Returning as assistant coach of the Dallas Stars, Rick Wilson has had a lasting impact on the club for over 30 years.
As the Dallas Stars form their newest coaching staff in the wake of firing Lindy Ruff and subsequently replacing the four-year Stars head coach with Ken Hitchcock, they have looked to and brought back some familiar faces in Big D. Hitchcock, himself a former Dallas head coach, will be assisted by Stu Barnes and Rick Wilson.
Barnes, who suited up for the Dallas Stars in five seasons during the mid-2000s, was a fan favorite as a player and a highly intelligent three-zone forward. He will be returning to the position he held for three years with Dallas from 2009 to 2011 under Marc Crawford. Wilson, who previously spent 16 seasons with the Minnesota North Stars/Dallas Stars franchise, will be tasked with fixing an awry penalty kill.
Hitchcock is a very defensively-structured, disciplinary coach. The former Stanley Cup champion has undoubtedly put the correct pieces around him to get the most out of his players, especially with a team as skilled as the Dallas Stars are. Everything should run smooth.
Rick Wilson, 66, has a reputation for helping the Dallas Stars become contenders. Wilson inadvertently, and in the weirdest way, shaped the franchise as we know it, but not while serving as assistant coach. Wilson, a native of Prince Albert, Saskatchewan, was at the helm of the Western Hockey League’s Prince Albert Raiders in 1986 when he made a massive proposal to a player we all know and love: 16-year-old Livonia, Michigan native Mike Modano.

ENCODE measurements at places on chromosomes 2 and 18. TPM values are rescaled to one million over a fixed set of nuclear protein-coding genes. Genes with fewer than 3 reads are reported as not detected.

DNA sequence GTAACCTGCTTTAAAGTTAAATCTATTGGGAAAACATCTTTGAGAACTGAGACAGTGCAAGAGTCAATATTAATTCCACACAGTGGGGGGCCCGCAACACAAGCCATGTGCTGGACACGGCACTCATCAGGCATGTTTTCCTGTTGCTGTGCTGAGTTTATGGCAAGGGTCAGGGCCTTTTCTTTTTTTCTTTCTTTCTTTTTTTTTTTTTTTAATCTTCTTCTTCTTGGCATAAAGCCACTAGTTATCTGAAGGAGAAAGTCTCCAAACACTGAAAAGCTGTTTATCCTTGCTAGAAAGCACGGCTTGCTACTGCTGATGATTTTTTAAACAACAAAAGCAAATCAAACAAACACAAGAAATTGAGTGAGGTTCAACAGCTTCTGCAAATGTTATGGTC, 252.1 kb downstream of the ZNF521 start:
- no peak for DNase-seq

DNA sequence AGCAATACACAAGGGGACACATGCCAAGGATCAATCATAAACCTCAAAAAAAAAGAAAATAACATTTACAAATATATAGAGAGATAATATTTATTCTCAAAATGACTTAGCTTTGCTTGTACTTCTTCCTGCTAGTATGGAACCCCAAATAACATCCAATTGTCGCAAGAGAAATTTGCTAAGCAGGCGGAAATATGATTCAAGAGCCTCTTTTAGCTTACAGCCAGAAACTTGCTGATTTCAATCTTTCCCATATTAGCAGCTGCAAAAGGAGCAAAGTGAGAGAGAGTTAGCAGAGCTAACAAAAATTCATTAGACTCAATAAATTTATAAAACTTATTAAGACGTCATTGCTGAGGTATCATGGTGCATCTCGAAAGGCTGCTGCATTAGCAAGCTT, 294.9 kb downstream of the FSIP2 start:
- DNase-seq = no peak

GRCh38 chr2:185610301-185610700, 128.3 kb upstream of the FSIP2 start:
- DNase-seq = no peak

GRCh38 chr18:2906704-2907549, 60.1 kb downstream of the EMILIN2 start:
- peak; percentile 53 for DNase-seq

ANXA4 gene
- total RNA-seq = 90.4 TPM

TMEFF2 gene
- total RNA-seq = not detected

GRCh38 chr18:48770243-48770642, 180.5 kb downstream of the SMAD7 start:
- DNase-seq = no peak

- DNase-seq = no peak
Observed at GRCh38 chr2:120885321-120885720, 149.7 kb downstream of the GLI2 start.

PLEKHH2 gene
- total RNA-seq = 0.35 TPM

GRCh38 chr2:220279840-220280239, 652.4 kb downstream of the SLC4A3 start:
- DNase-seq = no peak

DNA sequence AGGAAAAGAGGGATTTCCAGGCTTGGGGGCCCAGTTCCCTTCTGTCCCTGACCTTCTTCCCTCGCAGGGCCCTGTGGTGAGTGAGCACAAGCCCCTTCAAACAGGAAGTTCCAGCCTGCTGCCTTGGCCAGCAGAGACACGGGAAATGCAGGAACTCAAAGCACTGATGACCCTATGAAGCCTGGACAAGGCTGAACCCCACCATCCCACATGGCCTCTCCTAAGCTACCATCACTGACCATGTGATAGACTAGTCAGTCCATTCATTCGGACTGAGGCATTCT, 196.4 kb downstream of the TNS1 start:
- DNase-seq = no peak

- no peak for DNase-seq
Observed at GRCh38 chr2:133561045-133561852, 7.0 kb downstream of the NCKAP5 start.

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Modano had been ripping the MNHL, a midget league in Michigan, to shreds as part of the late Mike Ilitch’s Detroit Little Caesers AAA Club. Stats for this league are next to impossible to find, but according to hockey-reference.com, Modano totaled 66 goals and 65 assists in just 69 games of action in 1985-86. At the time, Modano was heralded as one of the best skaters in the game and perhaps the most sought-after American junior to date.
Modano went to Prince Albert and excelled under Wilson, as the now Hockey Hall of Fame inductee scored 189 points in 139 games at just 16 and 17 years old. As the story goes, Modano went on to be drafted by the Minnesota North Stars in the 1988 National Hockey League Entry Draft, where he eventually found himself in his stomping grounds of 17 NHL seasons: Dallas, Texas.
Had Modano not been recruited by Wilson, the highest-scoring American-born player in NHL history would perhaps fail to be exactly that. While Modano was a generational talent in his own respect, being showcased at Prince Albert helped his case with the North Stars for the #1 pick in the Draft (Minnesota was berated for taking Modano over the second pick, Trevor Linden of Vancouver).
In addition, as Modano became the face of the sport of hockey in Texas, it’s safe to say that not having a talented, fresh-faced American like the NHL 100 member was, hockey in Dallas would not have succeeded nearly as well as it did. Cedar Park, where the American Hockey League’s Texas Stars play, probably winds up sans a pro hockey club because there would exist no state-wide hockey support.
Mike Modano became the face of hockey and the greatest Dallas Stars player to ever suit up in green, black, and white. But, give our new assistant coach some credit here: Rick Wilson accidentally brought 25 years of successful hockey and a memorable run with Modano to the City of Dallas.